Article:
1. A Ridiculous Remedy
Given his views on the rest of mankind, Heraclitus was a misanthrope. That misanthropy led him to avoid contact with other people for long stretches, during which he wandered alone through mountains and wilderness, surviving on plants and what he could scavenge. As Diogenes summed him up: “finally, [Heraclitus] became a hater of his kind, and roamed the mountains, surviving on grass and herbs“. His ridiculous end came as a result of his affliction with dropsy, or edema – a painful accumulation of fluids beneath the skin and in the body’s cavities.
Doctors could offer neither cure nor relief, so Heraclitus, the self-taught philosopher, sought to apply his self-teaching skills to medicine and heal himself. He tried an innovative cure by covering himself in cow dung, on the theory that the warmth of the manure would dry and draw out of him the “noxious damp humor”, or the fluids accumulated beneath his skin. Covering himself in cow manure, Heraclitus lay out in the sun to dry, only to be immobilized by the cow dung drying around him into a body cast. He was thus unable to shoo off a pack of dogs which came upon him and ate him alive.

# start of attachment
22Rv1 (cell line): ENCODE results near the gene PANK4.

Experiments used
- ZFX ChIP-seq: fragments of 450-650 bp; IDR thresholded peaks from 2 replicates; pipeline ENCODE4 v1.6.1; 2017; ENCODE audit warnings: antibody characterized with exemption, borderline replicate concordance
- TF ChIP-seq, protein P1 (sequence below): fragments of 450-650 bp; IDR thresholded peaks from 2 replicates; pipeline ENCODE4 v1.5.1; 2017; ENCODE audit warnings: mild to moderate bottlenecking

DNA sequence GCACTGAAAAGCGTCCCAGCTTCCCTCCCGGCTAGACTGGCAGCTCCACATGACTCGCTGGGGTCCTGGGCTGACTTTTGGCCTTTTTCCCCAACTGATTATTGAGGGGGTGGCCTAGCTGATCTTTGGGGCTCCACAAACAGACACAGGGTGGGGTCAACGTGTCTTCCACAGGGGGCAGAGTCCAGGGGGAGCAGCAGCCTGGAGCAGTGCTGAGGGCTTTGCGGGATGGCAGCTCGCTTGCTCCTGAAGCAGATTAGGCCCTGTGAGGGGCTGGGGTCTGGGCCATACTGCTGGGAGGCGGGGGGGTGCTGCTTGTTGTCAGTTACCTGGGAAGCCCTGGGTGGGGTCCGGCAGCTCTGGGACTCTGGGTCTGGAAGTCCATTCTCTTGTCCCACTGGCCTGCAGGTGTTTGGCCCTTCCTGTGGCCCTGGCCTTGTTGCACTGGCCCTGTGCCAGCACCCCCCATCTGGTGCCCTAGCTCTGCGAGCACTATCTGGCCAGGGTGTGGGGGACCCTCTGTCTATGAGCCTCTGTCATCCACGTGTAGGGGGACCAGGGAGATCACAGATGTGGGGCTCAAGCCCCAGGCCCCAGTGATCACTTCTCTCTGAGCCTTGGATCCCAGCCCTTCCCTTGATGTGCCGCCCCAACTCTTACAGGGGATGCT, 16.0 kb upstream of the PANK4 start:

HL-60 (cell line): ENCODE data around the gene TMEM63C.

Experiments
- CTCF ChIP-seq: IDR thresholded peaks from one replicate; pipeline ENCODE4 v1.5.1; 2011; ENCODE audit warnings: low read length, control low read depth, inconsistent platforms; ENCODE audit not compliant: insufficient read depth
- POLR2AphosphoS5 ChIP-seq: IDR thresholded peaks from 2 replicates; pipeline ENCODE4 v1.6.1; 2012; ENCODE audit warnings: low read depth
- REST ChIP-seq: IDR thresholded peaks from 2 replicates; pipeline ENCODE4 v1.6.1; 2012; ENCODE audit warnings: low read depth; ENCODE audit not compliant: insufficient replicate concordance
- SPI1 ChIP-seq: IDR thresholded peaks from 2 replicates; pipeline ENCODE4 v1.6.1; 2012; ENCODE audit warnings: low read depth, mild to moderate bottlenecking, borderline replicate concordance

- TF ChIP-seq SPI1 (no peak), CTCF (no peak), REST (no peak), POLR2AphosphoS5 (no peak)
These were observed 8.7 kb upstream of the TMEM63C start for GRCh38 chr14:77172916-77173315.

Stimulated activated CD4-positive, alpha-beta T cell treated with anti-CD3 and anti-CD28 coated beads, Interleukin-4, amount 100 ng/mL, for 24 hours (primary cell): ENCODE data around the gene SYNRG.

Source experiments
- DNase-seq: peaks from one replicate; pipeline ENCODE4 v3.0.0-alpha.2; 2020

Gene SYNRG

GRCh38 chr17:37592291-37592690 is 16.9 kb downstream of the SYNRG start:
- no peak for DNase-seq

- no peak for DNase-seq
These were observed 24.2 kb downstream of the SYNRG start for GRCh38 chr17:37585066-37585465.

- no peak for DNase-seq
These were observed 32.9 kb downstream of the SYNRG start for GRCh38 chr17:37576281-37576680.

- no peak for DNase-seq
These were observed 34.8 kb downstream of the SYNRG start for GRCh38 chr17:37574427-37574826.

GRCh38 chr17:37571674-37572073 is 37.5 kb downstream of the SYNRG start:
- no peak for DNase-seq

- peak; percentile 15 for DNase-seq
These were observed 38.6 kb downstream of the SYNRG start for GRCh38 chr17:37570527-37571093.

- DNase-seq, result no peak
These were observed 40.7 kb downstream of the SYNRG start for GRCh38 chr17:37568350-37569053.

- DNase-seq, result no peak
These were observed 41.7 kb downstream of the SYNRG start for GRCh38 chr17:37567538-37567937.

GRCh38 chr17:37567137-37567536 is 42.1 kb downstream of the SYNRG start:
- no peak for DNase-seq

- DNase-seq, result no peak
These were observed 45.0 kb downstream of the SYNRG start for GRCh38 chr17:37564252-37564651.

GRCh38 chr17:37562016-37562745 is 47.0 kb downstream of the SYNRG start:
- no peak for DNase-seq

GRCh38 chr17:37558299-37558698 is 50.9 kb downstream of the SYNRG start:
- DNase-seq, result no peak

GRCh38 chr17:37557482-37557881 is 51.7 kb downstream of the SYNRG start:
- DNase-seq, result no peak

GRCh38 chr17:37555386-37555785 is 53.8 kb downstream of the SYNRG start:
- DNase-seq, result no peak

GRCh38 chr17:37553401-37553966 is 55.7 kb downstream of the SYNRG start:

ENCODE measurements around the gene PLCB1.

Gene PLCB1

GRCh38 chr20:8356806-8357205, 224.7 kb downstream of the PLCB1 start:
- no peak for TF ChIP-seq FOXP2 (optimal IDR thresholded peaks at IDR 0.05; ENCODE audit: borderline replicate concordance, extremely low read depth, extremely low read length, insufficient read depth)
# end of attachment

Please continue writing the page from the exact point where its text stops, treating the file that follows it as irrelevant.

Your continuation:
Where Did We Find This Stuff? Some Sources and Further Reading